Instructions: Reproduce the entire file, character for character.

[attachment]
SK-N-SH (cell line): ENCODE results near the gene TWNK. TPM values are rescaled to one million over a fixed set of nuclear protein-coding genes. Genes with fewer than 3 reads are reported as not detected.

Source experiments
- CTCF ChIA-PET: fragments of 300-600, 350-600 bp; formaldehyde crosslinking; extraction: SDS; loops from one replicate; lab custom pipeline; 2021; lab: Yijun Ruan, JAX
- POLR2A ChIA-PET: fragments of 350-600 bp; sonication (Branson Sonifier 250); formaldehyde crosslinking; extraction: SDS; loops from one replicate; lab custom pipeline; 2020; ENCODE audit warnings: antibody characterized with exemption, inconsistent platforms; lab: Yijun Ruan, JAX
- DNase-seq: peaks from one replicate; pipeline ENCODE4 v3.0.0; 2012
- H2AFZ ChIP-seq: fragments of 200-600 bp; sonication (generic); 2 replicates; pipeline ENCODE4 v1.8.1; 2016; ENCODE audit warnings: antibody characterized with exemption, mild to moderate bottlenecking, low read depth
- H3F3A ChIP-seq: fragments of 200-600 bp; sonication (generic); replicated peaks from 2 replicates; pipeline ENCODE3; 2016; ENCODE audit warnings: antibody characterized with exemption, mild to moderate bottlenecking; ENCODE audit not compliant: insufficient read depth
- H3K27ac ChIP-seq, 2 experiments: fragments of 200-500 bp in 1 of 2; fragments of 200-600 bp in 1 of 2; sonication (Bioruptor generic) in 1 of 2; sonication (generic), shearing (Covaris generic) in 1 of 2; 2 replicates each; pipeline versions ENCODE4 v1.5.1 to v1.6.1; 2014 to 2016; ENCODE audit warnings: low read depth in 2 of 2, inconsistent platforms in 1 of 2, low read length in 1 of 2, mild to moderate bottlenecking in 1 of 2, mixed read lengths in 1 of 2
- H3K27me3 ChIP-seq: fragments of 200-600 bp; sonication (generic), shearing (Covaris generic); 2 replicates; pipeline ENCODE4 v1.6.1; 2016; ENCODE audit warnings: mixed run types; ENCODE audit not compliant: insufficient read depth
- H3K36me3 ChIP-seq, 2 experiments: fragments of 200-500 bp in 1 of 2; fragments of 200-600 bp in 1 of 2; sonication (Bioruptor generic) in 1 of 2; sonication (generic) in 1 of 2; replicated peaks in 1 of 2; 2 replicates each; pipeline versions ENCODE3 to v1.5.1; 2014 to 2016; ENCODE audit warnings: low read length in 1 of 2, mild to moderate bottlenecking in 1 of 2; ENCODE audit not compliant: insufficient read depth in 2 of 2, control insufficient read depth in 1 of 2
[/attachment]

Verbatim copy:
SK-N-SH (cell line): ENCODE results near the gene TWNK. TPM values are rescaled to one million over a fixed set of nuclear protein-coding genes. Genes with fewer than 3 reads are reported as not detected.

Source experiments
- CTCF ChIA-PET: fragments of 300-600, 350-600 bp; formaldehyde crosslinking; extraction: SDS; loops from one replicate; lab custom pipeline; 2021; lab: Yijun Ruan, JAX
- POLR2A ChIA-PET: fragments of 350-600 bp; sonication (Branson Sonifier 250); formaldehyde crosslinking; extraction: SDS; loops from one replicate; lab custom pipeline; 2020; ENCODE audit warnings: antibody characterized with exemption, inconsistent platforms; lab: Yijun Ruan, JAX
- DNase-seq: peaks from one replicate; pipeline ENCODE4 v3.0.0; 2012
- H2AFZ ChIP-seq: fragments of 200-600 bp; sonication (generic); 2 replicates; pipeline ENCODE4 v1.8.1; 2016; ENCODE audit warnings: antibody characterized with exemption, mild to moderate bottlenecking, low read depth
- H3F3A ChIP-seq: fragments of 200-600 bp; sonication (generic); replicated peaks from 2 replicates; pipeline ENCODE3; 2016; ENCODE audit warnings: antibody characterized with exemption, mild to moderate bottlenecking; ENCODE audit not compliant: insufficient read depth
- H3K27ac ChIP-seq, 2 experiments: fragments of 200-500 bp in 1 of 2; fragments of 200-600 bp in 1 of 2; sonication (Bioruptor generic) in 1 of 2; sonication (generic), shearing (Covaris generic) in 1 of 2; 2 replicates each; pipeline versions ENCODE4 v1.5.1 to v1.6.1; 2014 to 2016; ENCODE audit warnings: low read depth in 2 of 2, inconsistent platforms in 1 of 2, low read length in 1 of 2, mild to moderate bottlenecking in 1 of 2, mixed read lengths in 1 of 2
- H3K27me3 ChIP-seq: fragments of 200-600 bp; sonication (generic), shearing (Covaris generic); 2 replicates; pipeline ENCODE4 v1.6.1; 2016; ENCODE audit warnings: mixed run types; ENCODE audit not compliant: insufficient read depth
- H3K36me3 ChIP-seq, 2 experiments: fragments of 200-500 bp in 1 of 2; fragments of 200-600 bp in 1 of 2; sonication (Bioruptor generic) in 1 of 2; sonication (generic) in 1 of 2; replicated peaks in 1 of 2; 2 replicates each; pipeline versions ENCODE3 to v1.5.1; 2014 to 2016; ENCODE audit warnings: low read length in 1 of 2, mild to moderate bottlenecking in 1 of 2; ENCODE audit not compliant: insufficient read depth in 2 of 2, control insufficient read depth in 1 of 2